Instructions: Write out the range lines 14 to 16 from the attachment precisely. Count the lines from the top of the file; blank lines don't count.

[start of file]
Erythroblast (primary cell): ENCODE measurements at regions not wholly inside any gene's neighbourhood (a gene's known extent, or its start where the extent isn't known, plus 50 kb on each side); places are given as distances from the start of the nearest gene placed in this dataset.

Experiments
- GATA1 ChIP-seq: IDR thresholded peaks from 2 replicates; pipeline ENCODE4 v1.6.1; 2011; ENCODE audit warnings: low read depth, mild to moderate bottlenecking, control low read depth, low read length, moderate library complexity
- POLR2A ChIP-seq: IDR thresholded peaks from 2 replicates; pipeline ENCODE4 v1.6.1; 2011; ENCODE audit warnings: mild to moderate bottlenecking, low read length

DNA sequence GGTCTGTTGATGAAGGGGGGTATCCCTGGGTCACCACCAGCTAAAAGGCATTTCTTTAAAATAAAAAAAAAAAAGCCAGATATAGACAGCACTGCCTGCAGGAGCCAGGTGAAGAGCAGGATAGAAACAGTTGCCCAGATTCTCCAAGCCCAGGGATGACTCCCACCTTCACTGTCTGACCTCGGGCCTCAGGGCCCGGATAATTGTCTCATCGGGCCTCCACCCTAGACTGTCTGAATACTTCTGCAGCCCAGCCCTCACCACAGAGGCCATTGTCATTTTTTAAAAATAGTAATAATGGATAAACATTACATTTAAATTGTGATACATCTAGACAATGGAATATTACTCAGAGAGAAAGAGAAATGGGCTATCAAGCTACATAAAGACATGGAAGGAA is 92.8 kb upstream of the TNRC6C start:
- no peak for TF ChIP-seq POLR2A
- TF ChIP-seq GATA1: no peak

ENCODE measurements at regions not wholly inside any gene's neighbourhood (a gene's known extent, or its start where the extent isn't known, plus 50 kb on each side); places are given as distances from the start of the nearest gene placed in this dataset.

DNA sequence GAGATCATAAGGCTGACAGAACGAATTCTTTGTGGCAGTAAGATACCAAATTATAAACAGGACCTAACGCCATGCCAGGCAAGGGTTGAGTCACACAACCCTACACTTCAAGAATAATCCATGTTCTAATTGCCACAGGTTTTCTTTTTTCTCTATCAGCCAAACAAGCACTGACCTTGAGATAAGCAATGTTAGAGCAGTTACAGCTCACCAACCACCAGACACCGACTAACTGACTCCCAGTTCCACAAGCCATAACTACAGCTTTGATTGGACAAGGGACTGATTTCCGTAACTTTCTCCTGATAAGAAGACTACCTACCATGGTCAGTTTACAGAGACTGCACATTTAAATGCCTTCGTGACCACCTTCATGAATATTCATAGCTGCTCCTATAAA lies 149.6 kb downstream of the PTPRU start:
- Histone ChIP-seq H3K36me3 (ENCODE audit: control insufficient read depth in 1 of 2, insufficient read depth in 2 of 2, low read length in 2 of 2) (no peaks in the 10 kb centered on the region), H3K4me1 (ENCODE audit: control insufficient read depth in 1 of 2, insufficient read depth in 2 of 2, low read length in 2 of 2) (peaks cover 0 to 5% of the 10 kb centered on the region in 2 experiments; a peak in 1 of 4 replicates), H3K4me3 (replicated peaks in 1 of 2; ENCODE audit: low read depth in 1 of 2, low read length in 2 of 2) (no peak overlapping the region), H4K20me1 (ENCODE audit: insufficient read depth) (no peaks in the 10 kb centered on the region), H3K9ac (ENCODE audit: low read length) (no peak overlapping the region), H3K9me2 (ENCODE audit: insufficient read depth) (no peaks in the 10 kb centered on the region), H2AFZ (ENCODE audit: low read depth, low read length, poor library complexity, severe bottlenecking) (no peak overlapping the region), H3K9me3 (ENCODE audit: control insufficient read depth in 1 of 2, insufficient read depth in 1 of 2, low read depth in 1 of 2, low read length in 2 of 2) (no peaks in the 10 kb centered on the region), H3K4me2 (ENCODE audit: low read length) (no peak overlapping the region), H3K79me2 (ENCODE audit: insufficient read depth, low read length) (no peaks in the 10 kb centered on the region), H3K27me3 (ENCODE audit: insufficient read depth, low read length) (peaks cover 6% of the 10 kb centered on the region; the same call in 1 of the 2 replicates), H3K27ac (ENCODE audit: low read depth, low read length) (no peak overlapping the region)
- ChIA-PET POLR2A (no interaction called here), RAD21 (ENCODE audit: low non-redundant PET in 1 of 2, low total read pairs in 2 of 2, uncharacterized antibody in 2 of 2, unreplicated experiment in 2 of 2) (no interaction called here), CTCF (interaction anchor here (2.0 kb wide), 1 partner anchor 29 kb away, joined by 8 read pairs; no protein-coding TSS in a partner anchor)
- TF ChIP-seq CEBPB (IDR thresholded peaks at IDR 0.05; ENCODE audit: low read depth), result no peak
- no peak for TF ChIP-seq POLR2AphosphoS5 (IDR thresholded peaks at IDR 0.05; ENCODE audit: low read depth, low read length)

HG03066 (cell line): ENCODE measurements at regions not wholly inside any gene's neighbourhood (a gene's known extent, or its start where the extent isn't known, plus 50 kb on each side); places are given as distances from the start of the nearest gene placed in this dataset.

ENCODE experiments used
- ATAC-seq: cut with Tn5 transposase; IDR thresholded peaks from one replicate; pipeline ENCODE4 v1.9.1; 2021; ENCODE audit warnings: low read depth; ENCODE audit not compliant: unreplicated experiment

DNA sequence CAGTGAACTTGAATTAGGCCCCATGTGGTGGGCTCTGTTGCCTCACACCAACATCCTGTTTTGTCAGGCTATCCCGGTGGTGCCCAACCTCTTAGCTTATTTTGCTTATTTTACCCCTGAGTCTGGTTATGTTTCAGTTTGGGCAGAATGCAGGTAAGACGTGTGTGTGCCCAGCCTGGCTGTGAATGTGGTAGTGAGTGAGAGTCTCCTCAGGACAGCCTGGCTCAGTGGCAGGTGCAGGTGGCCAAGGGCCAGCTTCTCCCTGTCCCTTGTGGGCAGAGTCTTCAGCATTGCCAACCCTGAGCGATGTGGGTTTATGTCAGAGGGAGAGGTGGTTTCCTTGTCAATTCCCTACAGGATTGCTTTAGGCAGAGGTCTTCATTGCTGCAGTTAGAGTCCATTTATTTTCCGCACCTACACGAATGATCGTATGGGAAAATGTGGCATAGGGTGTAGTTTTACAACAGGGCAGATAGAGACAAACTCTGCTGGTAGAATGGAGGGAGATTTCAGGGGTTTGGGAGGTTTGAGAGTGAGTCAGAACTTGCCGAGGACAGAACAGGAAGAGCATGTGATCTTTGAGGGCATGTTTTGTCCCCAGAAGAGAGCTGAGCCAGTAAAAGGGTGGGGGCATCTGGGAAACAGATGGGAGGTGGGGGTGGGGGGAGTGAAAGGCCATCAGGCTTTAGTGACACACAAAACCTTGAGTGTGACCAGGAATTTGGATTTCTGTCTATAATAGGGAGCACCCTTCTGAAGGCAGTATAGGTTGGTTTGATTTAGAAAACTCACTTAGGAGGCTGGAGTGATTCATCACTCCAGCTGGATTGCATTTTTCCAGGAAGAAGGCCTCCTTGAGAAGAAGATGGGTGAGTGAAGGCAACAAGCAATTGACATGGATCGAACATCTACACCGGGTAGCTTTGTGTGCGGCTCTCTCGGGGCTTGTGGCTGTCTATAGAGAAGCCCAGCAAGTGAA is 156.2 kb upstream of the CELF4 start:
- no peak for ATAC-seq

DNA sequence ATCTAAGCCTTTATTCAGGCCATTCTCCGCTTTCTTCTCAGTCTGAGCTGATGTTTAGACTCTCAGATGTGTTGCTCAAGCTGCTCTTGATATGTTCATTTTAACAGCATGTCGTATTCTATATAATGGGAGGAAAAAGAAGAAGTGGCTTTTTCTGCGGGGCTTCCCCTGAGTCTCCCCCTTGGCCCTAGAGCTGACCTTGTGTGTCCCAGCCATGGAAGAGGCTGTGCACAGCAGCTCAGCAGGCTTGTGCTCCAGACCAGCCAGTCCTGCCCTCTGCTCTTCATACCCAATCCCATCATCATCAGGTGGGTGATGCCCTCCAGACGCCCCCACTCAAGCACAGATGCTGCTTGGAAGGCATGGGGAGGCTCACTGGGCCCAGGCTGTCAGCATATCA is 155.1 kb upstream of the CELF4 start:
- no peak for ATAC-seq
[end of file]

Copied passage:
HG03066 (cell line): ENCODE measurements at regions not wholly inside any gene's neighbourhood (a gene's known extent, or its start where the extent isn't known, plus 50 kb on each side); places are given as distances from the start of the nearest gene placed in this dataset.

ENCODE experiments used
- ATAC-seq: cut with Tn5 transposase; IDR thresholded peaks from one replicate; pipeline ENCODE4 v1.9.1; 2021; ENCODE audit warnings: low read depth; ENCODE audit not compliant: unreplicated experiment